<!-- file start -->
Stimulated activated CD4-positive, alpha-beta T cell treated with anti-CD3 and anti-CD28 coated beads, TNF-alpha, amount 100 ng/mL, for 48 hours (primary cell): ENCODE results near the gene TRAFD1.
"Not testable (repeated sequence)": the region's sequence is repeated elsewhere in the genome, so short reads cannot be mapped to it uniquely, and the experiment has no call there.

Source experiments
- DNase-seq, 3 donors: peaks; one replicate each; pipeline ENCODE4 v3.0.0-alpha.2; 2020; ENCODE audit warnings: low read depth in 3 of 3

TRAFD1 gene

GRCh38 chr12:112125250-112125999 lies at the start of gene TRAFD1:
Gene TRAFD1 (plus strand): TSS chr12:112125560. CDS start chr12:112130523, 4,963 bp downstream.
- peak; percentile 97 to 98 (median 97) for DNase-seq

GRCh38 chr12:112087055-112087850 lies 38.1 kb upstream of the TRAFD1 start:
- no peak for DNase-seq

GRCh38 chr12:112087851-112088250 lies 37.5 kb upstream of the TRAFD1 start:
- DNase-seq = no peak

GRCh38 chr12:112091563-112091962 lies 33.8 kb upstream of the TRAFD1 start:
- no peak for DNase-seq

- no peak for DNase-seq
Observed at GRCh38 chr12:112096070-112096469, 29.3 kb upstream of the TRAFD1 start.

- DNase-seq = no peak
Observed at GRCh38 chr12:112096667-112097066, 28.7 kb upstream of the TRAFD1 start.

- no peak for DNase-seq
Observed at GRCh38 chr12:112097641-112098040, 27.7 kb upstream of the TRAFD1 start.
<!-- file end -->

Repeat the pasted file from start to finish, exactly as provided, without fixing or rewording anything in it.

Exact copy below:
Stimulated activated CD4-positive, alpha-beta T cell treated with anti-CD3 and anti-CD28 coated beads, TNF-alpha, amount 100 ng/mL, for 48 hours (primary cell): ENCODE results near the gene TRAFD1.
"Not testable (repeated sequence)": the region's sequence is repeated elsewhere in the genome, so short reads cannot be mapped to it uniquely, and the experiment has no call there.

Source experiments
- DNase-seq, 3 donors: peaks; one replicate each; pipeline ENCODE4 v3.0.0-alpha.2; 2020; ENCODE audit warnings: low read depth in 3 of 3

TRAFD1 gene

GRCh38 chr12:112125250-112125999 lies at the start of gene TRAFD1:
Gene TRAFD1 (plus strand): TSS chr12:112125560. CDS start chr12:112130523, 4,963 bp downstream.
- peak; percentile 97 to 98 (median 97) for DNase-seq

GRCh38 chr12:112087055-112087850 lies 38.1 kb upstream of the TRAFD1 start:
- no peak for DNase-seq

GRCh38 chr12:112087851-112088250 lies 37.5 kb upstream of the TRAFD1 start:
- DNase-seq = no peak

GRCh38 chr12:112091563-112091962 lies 33.8 kb upstream of the TRAFD1 start:
- no peak for DNase-seq

- no peak for DNase-seq
Observed at GRCh38 chr12:112096070-112096469, 29.3 kb upstream of the TRAFD1 start.

- DNase-seq = no peak
Observed at GRCh38 chr12:112096667-112097066, 28.7 kb upstream of the TRAFD1 start.

- no peak for DNase-seq
Observed at GRCh38 chr12:112097641-112098040, 27.7 kb upstream of the TRAFD1 start.